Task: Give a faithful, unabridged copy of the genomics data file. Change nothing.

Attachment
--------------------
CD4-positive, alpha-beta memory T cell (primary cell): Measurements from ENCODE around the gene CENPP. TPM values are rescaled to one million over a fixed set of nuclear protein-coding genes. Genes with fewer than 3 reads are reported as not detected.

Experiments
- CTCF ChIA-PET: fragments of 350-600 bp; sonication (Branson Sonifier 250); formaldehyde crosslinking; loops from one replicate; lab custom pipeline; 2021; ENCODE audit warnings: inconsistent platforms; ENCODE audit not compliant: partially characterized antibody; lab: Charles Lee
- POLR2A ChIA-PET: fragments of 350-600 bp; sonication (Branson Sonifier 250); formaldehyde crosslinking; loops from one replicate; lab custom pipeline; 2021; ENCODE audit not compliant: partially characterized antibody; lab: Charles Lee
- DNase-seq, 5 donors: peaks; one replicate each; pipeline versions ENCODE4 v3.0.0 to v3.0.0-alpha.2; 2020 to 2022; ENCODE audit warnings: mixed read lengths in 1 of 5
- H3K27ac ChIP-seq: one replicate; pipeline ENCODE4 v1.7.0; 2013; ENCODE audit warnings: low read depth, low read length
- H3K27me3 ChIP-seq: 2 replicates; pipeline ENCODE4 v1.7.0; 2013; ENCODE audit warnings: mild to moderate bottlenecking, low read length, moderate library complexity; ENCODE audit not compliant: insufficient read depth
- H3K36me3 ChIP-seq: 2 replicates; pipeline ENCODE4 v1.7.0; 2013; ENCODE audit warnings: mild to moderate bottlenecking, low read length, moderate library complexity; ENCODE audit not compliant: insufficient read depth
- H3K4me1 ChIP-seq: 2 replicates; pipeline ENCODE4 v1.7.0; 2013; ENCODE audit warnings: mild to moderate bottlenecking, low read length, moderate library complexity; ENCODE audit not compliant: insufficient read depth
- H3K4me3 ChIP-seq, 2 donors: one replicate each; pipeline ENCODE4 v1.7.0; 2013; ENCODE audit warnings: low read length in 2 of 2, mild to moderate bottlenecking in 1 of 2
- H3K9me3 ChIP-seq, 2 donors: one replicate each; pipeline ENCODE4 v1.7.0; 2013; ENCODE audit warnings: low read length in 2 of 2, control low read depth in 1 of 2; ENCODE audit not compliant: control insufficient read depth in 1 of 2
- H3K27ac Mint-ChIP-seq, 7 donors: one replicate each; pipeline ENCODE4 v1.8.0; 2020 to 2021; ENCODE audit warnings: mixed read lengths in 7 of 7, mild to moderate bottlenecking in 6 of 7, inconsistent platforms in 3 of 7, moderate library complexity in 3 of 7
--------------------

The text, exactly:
CD4-positive, alpha-beta memory T cell (primary cell): Measurements from ENCODE around the gene CENPP. TPM values are rescaled to one million over a fixed set of nuclear protein-coding genes. Genes with fewer than 3 reads are reported as not detected.

Experiments
- CTCF ChIA-PET: fragments of 350-600 bp; sonication (Branson Sonifier 250); formaldehyde crosslinking; loops from one replicate; lab custom pipeline; 2021; ENCODE audit warnings: inconsistent platforms; ENCODE audit not compliant: partially characterized antibody; lab: Charles Lee
- POLR2A ChIA-PET: fragments of 350-600 bp; sonication (Branson Sonifier 250); formaldehyde crosslinking; loops from one replicate; lab custom pipeline; 2021; ENCODE audit not compliant: partially characterized antibody; lab: Charles Lee
- DNase-seq, 5 donors: peaks; one replicate each; pipeline versions ENCODE4 v3.0.0 to v3.0.0-alpha.2; 2020 to 2022; ENCODE audit warnings: mixed read lengths in 1 of 5
- H3K27ac ChIP-seq: one replicate; pipeline ENCODE4 v1.7.0; 2013; ENCODE audit warnings: low read depth, low read length
- H3K27me3 ChIP-seq: 2 replicates; pipeline ENCODE4 v1.7.0; 2013; ENCODE audit warnings: mild to moderate bottlenecking, low read length, moderate library complexity; ENCODE audit not compliant: insufficient read depth
- H3K36me3 ChIP-seq: 2 replicates; pipeline ENCODE4 v1.7.0; 2013; ENCODE audit warnings: mild to moderate bottlenecking, low read length, moderate library complexity; ENCODE audit not compliant: insufficient read depth
- H3K4me1 ChIP-seq: 2 replicates; pipeline ENCODE4 v1.7.0; 2013; ENCODE audit warnings: mild to moderate bottlenecking, low read length, moderate library complexity; ENCODE audit not compliant: insufficient read depth
- H3K4me3 ChIP-seq, 2 donors: one replicate each; pipeline ENCODE4 v1.7.0; 2013; ENCODE audit warnings: low read length in 2 of 2, mild to moderate bottlenecking in 1 of 2
- H3K9me3 ChIP-seq, 2 donors: one replicate each; pipeline ENCODE4 v1.7.0; 2013; ENCODE audit warnings: low read length in 2 of 2, control low read depth in 1 of 2; ENCODE audit not compliant: control insufficient read depth in 1 of 2
- H3K27ac Mint-ChIP-seq, 7 donors: one replicate each; pipeline ENCODE4 v1.8.0; 2020 to 2021; ENCODE audit warnings: mixed read lengths in 7 of 7, mild to moderate bottlenecking in 6 of 7, inconsistent platforms in 3 of 7, moderate library complexity in 3 of 7